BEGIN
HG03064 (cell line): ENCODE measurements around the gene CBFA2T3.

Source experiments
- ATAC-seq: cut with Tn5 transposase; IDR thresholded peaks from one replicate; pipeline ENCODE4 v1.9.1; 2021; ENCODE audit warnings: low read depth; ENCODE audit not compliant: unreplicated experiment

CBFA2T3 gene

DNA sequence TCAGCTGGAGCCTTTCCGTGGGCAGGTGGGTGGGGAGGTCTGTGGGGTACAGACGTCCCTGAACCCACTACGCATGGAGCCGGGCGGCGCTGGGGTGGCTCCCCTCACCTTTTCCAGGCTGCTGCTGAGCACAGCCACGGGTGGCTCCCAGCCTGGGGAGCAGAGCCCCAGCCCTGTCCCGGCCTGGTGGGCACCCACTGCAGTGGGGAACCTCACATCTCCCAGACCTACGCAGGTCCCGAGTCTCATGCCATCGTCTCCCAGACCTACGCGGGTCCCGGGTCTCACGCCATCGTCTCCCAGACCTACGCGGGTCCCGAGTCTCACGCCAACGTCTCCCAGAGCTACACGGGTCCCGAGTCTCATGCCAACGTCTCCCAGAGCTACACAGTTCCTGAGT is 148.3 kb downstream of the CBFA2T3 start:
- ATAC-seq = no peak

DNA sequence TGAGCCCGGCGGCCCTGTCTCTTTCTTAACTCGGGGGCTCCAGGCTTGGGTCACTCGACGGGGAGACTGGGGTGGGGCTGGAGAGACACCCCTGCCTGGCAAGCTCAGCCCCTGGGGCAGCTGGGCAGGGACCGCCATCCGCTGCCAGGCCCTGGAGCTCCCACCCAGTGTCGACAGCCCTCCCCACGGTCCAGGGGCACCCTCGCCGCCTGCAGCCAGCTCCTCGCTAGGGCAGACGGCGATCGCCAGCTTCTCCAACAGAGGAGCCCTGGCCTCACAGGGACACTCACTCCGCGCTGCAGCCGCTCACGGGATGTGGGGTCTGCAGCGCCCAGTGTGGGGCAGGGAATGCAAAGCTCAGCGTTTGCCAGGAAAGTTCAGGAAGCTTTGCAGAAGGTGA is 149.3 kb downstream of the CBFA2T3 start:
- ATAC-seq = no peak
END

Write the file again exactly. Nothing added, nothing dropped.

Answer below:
HG03064 (cell line): ENCODE measurements around the gene CBFA2T3.

Source experiments
- ATAC-seq: cut with Tn5 transposase; IDR thresholded peaks from one replicate; pipeline ENCODE4 v1.9.1; 2021; ENCODE audit warnings: low read depth; ENCODE audit not compliant: unreplicated experiment

CBFA2T3 gene

DNA sequence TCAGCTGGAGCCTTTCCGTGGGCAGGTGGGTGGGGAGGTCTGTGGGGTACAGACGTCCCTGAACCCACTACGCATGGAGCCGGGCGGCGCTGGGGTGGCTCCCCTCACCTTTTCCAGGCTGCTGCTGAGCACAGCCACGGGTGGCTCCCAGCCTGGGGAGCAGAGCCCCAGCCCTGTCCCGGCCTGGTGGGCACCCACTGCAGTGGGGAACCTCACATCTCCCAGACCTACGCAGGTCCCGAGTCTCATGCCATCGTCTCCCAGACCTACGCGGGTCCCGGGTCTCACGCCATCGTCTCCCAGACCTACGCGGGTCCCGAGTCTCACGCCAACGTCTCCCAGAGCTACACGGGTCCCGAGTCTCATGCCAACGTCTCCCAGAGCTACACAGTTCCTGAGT is 148.3 kb downstream of the CBFA2T3 start:
- ATAC-seq = no peak

DNA sequence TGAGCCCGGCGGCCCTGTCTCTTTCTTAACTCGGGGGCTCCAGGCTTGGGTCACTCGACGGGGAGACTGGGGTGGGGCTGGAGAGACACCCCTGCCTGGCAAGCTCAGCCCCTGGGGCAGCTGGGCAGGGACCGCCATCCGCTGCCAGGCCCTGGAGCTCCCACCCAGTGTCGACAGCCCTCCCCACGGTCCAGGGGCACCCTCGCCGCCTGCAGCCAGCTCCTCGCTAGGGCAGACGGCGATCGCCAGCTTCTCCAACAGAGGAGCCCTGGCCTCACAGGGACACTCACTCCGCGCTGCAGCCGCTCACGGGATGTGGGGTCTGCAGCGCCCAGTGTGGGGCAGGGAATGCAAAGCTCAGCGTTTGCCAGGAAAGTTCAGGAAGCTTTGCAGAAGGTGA is 149.3 kb downstream of the CBFA2T3 start:
- ATAC-seq = no peak